Courtesy of STRATFOR (subscription required), an interesting look at Djibouti:


A member of the Presidential Guard for Djiboutian President Ismail Omar Guelleh opened fire in Djibouti’s international airport on Aug. 25, just minutes after the president’s departure. In the attack he wounded two other guards and the president’s physician in what may have been an assassination attempt against Guelleh. The attack follows a July 17 incident in which the government arrested several members of the military amid rumors of a coup and a heavy security presence in the streets of the capital. The airport assault highlights the continued potential for internal opposition to Guelleh’s rule, as he now serves his third term since 1999 and could be aiming for a fourth in 2016. These internal rumblings, however, have their limitations. The regime has proven itself able to weather opposition in the past and, more important, occupies a critical position in the international system, ensuring policy continuity in spite of instability.


Guelleh’s regime has already demonstrated resilience in the face of opposition. In January 2011, protests influenced by the Arab Spring broke out after Guelleh amended the constitution to allow himself to run for a third term. The government launched a broad crackdown, engaged in mass arrests and denied international observers access to the country, successfully ending the demonstrations by March.

Djibouti, however, occupies a position on the Bab-el-Mandeb Strait, a key choke point for goods and energy resources moving between the Mediterranean Sea and the Indian Ocean through the Suez Canal and Red Sea. This makes it an important partner for powers in East Africa and outside the region. The Port of Djibouti’s critical trade and military role, as well as the bases directly leased to U.S. and French forces, mean that the interests of more powerful international players dominate the nation’s trajectory far more than internal power politics do. Despite opposition attempts to oust Guelleh’s ruling People’s Rally for Progress party — and regardless of any personalities or party affiliations — Djibouti’s leaders remain highly constrained by international allegiances.

Ethiopia is the main regional power with an interest in Djibouti’s politics. The Port of Djibouti functions as landlocked Ethiopia’s main outlet to the sea — a role Djibouti has occupied since Ethiopia’s 1991 loss of Eritrea and the Red Sea coast. Ethiopia’s infrastructure investments indicate that it intends to continue this focus on Djibouti. The 784-kilometer (487-mile) railway between Addis Ababa and Djibouti is now in disrepair (some sections were even removed illegally for their steel), and the China Civil Engineering Construction Corp. is now building a new line along the same route. Barring project overruns, this line is to be completed within two years. The new line will increase the railway’s capacity from its current 240,000 tons to as much as 1.5 million tons per year. The project is one part of a major railway infrastructure expansion initiative in Ethiopia and is supposed to extend into South Sudan, which has needed reliable import and export routes since its independence from Sudan.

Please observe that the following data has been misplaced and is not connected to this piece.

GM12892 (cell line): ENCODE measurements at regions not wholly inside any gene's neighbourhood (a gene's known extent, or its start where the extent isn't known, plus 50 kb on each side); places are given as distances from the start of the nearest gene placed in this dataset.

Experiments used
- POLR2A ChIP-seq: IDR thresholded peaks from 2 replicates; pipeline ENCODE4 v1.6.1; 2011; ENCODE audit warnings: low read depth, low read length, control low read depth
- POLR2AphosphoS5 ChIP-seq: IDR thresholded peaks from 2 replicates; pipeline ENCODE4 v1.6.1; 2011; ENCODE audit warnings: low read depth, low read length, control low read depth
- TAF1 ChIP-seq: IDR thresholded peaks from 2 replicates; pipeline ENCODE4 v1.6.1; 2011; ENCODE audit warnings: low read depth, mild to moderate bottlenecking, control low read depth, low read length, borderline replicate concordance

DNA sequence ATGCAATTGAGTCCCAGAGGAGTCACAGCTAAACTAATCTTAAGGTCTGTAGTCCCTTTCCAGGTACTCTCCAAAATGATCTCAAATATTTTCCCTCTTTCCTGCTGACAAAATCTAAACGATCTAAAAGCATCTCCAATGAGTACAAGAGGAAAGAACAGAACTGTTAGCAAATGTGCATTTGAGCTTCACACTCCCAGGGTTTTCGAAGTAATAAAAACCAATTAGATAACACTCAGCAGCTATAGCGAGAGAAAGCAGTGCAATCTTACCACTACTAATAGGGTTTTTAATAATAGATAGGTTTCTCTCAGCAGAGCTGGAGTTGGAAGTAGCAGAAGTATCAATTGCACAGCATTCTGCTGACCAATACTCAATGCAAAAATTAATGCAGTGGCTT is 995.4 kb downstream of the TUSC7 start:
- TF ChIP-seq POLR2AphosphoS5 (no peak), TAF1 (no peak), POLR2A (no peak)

In addition to its contracts to build railways from the interior, China is directly involved in the Port of Djibouti through the state-owned China Merchants Group, which has purchased part of the port terminal operator. China’s interest in Djibouti transcends the benefits of being involved in East African regional trade — roughly one-half of the port’s container traffic is in transshipment due to Djibouti’s position as the only reliable port with significant infrastructure along the main shipping lanes between Europe and the Gulf, Asia and the eastern coast of Africa.

Djibouti also serves a significant military function. It regularly hosts vessels from the United States, Europe, Russia, China, Japan, Iran and other nations, providing fresh supplies and maintenance. This activity has expanded dramatically since 2009, when anti-piracy operations in the Gulf of Aden ramped up regional deployments of naval vessels from many countries, increasing military port calls in Djibouti from less than 200 to approximately 400 per year.

The United States and France stand out among the nations with military interests in Djibouti because both lease onshore military installations. The United States uses Camp Lemonnier as its main forward-basing facility to support operations on the African continent and in other nearby regions. These range from ongoing anti-terrorism operations in Somalia and Yemen to the recent evacuation of the U.S. Embassy in South Sudan. The United States also operates an unmanned aerial vehicle base outside of Camp Lemonnier that provides significant regional surveillance and strike capability. France, Djibouti’s former colonial ruler, still has about 1,900 troops stationed in the country — the largest concentration of forward deployed French forces in Africa.

Because of the country’s importance to a multitude of important international players, any potential ruler in Djibouti is automatically tied to making sure Djibouti continues to fulfill its role. Were the country to undergo radical changes in behavior as a result of internal instability or regime change, it is even possible that stronger players with a defined interest in Djibouti such as Ethiopia, the United States or France would intervene in the country’s internal politics to defend those critical interests.

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